Black Horses at Play – Toma Rosandica Sculptor

Old and New Palaces

Belgrade’s palaces are across the street from the National Assembly on Andrićev Venac Street. Each palace has complicated history. There are interesting stories of Serbia’s two royal dynasties – Karađorđević and Obrenović – including an assassination.

Terazije

New Palace – Novi Dvor – was the royal residence of Serbia’s Karađorđević dynasty and later the Kingdom of Yugoslavia. Today, it’s the seat of controversial President Aleksandar Vučić.

Belgrade National Assembly

Built when Serbia became a Kingdom, Old Palace – Stari Dvor was the Royal Palace of Serbia’s Obrenović Dynasty. The beautiful palace was restored after damage from WW I and II. Today it houses Belgrade City Assembly.

King Alexander Karageorgevich – Heroes of Serbia

Nikola Pašić Square

Serbian and Yugoslav politician Nikola Pašić is an “important statesmen and diplomat”. He’s credited with protecting Serbia from Austro-Hungarian, Ottoman, and Russian influences.

Mihailo Obrenović III, Prince of Serbia

Pašić founded the People’s Radical Party and held prominent government positions including president of the Serbian National Assembly, Prime Minister of both Serbia and Yugoslavia, Mayor of Belgrade, and Serbian Envoy to Russia. He was one of the authors of the St. Vitus Day Constitution of 1921 giving Serbs, Croats, and Slovenes a unitary monarchy.

Belgrade National Assembly

A square in Central Belgrade is named after Nikola Pašić. In 1998 a monument created by Serbian Sculptor Zoran Ivanović was erected in his honor.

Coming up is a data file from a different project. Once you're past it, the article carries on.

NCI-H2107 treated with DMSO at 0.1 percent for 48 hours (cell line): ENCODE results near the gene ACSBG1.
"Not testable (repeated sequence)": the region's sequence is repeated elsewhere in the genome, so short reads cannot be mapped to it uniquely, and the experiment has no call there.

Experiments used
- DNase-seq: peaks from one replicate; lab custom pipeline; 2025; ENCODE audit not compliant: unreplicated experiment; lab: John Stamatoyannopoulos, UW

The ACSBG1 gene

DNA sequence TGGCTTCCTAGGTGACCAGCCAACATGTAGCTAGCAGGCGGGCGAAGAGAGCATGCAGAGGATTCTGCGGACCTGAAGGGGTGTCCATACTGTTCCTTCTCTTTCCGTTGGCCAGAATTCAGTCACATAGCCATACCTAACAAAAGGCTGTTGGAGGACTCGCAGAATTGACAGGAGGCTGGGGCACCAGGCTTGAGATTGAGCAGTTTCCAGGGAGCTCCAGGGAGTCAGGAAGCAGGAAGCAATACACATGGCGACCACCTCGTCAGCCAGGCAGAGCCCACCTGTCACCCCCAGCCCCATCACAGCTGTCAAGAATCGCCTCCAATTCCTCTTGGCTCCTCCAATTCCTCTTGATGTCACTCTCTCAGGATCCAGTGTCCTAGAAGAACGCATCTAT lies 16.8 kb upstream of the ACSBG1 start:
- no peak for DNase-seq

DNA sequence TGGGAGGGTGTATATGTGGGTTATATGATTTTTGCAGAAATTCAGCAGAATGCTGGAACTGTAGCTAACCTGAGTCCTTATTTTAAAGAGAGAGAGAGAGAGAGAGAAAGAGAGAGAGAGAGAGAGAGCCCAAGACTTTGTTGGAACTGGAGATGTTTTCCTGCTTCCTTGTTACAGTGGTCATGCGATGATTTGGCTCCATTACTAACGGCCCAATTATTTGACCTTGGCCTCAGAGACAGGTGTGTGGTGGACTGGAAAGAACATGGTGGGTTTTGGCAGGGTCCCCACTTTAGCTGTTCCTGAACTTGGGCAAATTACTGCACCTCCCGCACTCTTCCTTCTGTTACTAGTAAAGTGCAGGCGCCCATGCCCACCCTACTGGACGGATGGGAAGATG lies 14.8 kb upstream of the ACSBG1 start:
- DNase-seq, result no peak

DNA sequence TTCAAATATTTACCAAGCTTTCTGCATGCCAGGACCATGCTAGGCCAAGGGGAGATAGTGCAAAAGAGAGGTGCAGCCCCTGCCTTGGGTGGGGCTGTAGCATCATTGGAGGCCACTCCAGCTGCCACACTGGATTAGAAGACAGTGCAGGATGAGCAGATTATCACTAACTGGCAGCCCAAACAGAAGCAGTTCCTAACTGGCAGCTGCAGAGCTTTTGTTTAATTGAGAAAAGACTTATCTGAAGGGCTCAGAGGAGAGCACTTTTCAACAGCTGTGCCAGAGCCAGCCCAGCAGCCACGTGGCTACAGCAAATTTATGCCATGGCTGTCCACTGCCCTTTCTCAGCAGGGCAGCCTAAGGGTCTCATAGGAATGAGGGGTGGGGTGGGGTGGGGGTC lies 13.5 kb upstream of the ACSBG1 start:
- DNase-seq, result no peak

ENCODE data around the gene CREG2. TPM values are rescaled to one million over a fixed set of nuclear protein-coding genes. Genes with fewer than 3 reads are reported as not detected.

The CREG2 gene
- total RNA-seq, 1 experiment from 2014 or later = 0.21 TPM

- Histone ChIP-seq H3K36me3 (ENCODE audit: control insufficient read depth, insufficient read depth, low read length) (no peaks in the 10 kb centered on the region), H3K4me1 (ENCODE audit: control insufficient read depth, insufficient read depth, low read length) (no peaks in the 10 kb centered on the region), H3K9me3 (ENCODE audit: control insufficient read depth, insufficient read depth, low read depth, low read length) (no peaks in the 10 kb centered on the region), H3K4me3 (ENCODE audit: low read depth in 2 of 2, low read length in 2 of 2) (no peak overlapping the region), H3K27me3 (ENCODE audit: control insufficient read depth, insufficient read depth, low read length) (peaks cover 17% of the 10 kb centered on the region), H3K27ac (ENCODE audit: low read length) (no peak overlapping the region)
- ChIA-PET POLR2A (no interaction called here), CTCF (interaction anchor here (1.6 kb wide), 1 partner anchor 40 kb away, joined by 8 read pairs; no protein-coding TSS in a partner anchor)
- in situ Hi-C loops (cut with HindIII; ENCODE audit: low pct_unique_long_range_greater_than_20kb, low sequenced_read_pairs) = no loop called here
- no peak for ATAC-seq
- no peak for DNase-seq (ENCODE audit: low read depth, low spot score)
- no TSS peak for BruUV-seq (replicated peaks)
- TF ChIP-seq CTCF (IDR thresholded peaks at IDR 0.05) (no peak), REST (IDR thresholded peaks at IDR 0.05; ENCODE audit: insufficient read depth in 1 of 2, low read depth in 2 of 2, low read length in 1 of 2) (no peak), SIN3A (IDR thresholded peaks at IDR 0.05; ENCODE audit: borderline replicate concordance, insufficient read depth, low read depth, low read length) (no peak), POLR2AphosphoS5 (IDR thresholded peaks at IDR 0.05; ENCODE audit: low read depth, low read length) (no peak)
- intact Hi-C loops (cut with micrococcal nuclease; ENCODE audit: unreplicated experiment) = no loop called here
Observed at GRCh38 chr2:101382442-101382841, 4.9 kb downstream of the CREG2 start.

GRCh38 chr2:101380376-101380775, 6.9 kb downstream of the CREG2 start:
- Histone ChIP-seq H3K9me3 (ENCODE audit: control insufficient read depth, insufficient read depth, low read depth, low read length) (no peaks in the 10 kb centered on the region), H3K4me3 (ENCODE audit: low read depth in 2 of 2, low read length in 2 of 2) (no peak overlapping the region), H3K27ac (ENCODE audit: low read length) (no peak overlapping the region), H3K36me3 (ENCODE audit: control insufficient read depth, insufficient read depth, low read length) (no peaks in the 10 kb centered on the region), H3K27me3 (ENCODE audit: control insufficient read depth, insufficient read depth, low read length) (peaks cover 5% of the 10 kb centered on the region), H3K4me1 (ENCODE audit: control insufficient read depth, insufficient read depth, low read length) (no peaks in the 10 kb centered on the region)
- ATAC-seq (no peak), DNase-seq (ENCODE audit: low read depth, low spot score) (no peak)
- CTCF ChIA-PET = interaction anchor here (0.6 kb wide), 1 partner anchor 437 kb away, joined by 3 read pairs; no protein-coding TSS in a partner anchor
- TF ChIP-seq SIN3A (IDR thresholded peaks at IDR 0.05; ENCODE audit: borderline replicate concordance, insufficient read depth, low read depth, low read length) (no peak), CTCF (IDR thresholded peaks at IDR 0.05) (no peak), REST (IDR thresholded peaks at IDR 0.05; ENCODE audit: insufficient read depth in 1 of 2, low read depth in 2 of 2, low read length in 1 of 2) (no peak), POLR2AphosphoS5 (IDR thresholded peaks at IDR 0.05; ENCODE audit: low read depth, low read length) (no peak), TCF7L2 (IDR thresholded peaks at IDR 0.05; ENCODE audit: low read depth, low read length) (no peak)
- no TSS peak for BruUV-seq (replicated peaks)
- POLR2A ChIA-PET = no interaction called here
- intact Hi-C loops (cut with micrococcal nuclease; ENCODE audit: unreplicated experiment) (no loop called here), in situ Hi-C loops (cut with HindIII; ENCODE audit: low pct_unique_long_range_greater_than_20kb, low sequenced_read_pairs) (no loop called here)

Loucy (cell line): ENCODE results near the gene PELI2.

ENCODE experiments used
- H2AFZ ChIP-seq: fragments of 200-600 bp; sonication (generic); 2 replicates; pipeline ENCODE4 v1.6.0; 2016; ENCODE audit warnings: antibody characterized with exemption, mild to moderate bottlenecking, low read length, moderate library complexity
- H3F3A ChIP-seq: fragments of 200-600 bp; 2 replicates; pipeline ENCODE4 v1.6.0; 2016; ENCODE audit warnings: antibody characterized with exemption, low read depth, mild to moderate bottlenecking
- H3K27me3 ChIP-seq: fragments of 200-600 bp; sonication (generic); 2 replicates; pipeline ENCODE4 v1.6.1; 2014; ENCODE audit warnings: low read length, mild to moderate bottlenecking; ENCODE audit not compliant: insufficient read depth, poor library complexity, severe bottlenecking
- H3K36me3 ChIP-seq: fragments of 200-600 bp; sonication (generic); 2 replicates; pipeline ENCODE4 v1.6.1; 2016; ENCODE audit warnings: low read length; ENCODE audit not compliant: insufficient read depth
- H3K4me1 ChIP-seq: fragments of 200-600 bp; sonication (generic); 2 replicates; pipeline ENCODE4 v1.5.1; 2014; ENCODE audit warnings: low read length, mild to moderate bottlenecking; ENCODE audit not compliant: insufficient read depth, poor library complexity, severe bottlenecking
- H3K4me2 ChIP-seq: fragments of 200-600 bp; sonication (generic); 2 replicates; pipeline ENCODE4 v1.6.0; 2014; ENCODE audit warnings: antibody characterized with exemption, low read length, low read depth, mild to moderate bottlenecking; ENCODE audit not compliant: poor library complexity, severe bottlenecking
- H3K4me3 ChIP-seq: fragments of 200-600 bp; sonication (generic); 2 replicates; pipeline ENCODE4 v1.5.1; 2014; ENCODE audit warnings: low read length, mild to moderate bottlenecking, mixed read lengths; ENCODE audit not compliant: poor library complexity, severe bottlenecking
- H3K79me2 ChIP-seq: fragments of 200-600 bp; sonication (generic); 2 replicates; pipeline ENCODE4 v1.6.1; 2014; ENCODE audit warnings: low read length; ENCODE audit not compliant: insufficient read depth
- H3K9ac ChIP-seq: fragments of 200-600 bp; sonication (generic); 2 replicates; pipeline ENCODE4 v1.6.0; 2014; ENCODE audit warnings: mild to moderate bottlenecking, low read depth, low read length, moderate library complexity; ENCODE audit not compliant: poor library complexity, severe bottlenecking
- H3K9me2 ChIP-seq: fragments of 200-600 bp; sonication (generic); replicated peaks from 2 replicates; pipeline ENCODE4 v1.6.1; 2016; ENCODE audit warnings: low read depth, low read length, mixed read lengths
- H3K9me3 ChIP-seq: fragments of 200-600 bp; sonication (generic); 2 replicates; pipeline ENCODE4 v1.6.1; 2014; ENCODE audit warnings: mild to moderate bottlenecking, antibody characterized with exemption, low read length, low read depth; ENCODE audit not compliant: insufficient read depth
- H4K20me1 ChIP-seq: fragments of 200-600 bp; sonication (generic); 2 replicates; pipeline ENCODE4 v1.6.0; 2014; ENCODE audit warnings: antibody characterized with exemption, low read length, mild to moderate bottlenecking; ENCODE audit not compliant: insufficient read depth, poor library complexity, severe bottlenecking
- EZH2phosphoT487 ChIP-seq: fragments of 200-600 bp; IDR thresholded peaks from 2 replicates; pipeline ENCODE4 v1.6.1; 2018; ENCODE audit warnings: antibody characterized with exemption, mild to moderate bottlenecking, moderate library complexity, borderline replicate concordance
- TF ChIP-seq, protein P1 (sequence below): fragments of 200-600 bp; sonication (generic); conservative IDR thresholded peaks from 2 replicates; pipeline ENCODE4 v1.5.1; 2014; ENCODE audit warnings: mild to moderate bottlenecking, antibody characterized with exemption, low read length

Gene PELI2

Tasmajdan Park – debuggil.wordpress

Terazije Square and Fountain

Terazije Fountain began as a water source for Belgrade. Towers were built throughout Belgrade to bring water from wetlands into the city. The “Turks called the water towers terrazioni,” so the square was named Terazije.

Nikola Pašić – en.wikipedia.org

Located close to famous hotels, taverns, and shops, Terazije Square was “the center of Belgrade’s social life”. It’s also near the location where German fascists hanged five Serbian patriots in 1941. Moved and reconstructed many times, the Terazije is now in front of famous Moscow Hotel, a great place to enjoy tea or coffee.

Terazije Square Moskva Hotel Belgrade – Tradesco Tours

Republic Square

Republic Square is undergoing major renovation. The square features a monument to Prince Mihailo Obrenovic (1823-1868), son of Prince Miloš and Princess Ljubica. He came into power following the death of his elder brother Milan in 1839.

Belgrade Republic Square Statue Prince Mihailo Obrenovic – Travel to Serbia

Italian sculptor Enrico Pazzi created the monument in 1882 honoring one of Prince Mihailo’s most important political achievements – “expulsion of the Turks from Serbia after five centuries of governance”.

Djura Danicic Serbian Scholar – Wikipedia

Mihailo Obrenovic was elected. He wasn’t a hereditary prince. In 1842, an uprising forced him into exile and brought Alexander Karageorgevich to the throne. Obrenovic spent six years outside Serbia collaborating with writers and poets including Vuk Karadžić, Đura Daničić, and Branko Radičević. When Prince Miloš returned to Serbia in 1858, Mihailo accompanied him and took command of the army.

Nikola Pašić Square – Relja Ivanić

After the death of Prince Miloš, Mihailo regained the throne in 1860 and established an army to “rid Serbia of the Turks”. “Expecting war with Turkey, Mihailo made alliances with other Balkan states – Montenegro, Greece, Bulgaria, and Romania.” In 1868, he was assassinated in Košutnjak, a forested Belgrade suburb.

Black Horses at Play Toma Rosandića – Atlas Obscura

Albania Palace

Built in Republic Square in 1939, Albania Palace is one of the tallest buildings in the Balkans. It replaced beloved 19th century Albania Tavern, a popular but cramped and neglected establishment. In spite of its shabby condition, the old Turkish-style building was a favorite spot for local socializing.